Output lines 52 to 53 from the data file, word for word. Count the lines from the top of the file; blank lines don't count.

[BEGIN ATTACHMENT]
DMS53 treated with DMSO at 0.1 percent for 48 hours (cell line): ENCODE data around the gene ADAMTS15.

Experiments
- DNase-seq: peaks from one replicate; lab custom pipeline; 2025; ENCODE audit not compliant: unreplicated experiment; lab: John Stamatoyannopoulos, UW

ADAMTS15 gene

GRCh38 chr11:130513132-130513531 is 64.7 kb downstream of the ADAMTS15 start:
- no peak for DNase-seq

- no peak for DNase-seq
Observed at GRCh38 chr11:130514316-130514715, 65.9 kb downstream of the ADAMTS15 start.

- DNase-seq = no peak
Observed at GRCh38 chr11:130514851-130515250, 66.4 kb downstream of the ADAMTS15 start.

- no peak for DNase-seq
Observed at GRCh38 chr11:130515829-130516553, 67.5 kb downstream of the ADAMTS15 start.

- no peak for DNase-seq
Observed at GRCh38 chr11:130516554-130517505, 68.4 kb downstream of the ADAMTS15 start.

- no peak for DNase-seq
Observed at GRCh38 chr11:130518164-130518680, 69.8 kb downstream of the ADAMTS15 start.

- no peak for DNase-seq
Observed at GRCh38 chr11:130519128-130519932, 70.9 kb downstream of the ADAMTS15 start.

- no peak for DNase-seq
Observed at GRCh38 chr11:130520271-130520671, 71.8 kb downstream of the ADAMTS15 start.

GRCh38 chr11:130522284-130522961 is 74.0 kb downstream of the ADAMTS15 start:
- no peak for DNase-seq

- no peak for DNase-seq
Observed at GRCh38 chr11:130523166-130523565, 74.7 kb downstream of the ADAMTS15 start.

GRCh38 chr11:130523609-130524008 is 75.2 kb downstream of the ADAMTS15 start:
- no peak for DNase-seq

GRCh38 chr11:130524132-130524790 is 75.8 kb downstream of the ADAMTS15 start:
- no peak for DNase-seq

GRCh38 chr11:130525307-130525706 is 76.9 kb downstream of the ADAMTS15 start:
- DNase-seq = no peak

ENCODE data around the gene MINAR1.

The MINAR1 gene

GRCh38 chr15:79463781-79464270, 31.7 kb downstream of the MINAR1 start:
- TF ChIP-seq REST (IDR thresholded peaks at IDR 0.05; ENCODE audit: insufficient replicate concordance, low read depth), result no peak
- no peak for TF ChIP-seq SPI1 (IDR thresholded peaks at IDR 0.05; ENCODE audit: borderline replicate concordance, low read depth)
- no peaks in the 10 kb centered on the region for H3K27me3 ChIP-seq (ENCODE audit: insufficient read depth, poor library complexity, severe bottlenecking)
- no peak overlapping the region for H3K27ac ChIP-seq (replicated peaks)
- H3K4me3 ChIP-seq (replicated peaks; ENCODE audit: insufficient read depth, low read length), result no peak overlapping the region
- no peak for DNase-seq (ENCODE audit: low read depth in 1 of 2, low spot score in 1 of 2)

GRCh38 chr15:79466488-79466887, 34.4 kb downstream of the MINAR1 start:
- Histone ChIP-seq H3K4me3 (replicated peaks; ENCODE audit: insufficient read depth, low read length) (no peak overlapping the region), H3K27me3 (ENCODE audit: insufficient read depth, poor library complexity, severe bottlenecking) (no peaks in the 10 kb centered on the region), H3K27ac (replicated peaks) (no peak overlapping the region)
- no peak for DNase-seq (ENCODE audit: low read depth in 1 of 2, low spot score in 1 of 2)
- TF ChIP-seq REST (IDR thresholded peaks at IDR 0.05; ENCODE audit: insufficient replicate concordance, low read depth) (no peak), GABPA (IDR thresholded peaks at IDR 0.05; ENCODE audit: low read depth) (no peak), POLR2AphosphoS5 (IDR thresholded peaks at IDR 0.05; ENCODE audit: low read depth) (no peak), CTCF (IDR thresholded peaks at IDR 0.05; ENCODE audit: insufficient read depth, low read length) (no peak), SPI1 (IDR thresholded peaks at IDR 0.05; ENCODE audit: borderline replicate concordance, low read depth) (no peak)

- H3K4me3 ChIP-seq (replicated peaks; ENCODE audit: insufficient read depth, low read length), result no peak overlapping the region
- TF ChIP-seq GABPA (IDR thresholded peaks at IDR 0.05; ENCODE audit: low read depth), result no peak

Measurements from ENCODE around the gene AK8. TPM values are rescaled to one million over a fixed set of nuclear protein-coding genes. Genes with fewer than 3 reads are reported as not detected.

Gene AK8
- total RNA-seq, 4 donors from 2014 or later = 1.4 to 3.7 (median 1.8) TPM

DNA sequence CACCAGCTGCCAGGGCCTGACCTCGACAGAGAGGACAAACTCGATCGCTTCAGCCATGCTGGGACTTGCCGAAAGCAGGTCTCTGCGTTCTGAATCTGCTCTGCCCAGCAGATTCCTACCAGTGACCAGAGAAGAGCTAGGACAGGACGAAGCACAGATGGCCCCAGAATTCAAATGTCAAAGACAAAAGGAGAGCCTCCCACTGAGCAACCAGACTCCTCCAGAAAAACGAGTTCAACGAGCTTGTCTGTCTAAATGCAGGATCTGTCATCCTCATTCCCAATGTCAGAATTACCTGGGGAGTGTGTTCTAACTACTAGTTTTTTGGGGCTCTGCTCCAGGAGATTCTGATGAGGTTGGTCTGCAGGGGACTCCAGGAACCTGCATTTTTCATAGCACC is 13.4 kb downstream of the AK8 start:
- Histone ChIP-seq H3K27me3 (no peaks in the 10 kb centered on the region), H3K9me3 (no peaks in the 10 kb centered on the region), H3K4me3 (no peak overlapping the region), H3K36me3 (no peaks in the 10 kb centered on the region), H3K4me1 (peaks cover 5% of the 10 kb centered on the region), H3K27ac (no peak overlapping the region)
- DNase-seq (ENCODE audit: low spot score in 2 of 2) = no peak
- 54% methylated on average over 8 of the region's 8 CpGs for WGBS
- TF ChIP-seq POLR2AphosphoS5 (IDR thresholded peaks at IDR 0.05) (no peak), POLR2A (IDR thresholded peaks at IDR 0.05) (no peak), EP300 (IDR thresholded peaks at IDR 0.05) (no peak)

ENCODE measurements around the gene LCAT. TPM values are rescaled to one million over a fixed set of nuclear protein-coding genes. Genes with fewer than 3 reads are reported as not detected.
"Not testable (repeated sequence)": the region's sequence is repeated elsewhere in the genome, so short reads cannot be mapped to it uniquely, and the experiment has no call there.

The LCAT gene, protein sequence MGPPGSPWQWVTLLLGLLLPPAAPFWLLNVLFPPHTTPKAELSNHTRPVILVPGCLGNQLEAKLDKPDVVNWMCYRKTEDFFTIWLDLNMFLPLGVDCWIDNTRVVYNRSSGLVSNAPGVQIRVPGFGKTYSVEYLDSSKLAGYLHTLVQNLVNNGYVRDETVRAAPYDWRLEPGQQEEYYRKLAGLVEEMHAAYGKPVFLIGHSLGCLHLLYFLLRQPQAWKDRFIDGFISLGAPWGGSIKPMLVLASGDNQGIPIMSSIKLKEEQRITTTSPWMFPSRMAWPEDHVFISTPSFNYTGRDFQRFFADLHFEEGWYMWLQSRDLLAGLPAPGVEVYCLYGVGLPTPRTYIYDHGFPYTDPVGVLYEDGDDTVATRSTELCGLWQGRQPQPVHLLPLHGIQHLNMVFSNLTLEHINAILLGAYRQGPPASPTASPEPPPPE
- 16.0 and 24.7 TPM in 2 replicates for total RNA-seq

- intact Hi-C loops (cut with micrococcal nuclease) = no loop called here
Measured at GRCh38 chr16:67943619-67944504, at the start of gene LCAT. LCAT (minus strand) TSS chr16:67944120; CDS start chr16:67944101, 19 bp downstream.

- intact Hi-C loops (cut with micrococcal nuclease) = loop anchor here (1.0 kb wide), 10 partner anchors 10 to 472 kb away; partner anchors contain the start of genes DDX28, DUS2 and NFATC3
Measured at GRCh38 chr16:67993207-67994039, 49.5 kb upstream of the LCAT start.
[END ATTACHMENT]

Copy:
- 54% methylated on average over 8 of the region's 8 CpGs for WGBS
- TF ChIP-seq POLR2AphosphoS5 (IDR thresholded peaks at IDR 0.05) (no peak), POLR2A (IDR thresholded peaks at IDR 0.05) (no peak), EP300 (IDR thresholded peaks at IDR 0.05) (no peak)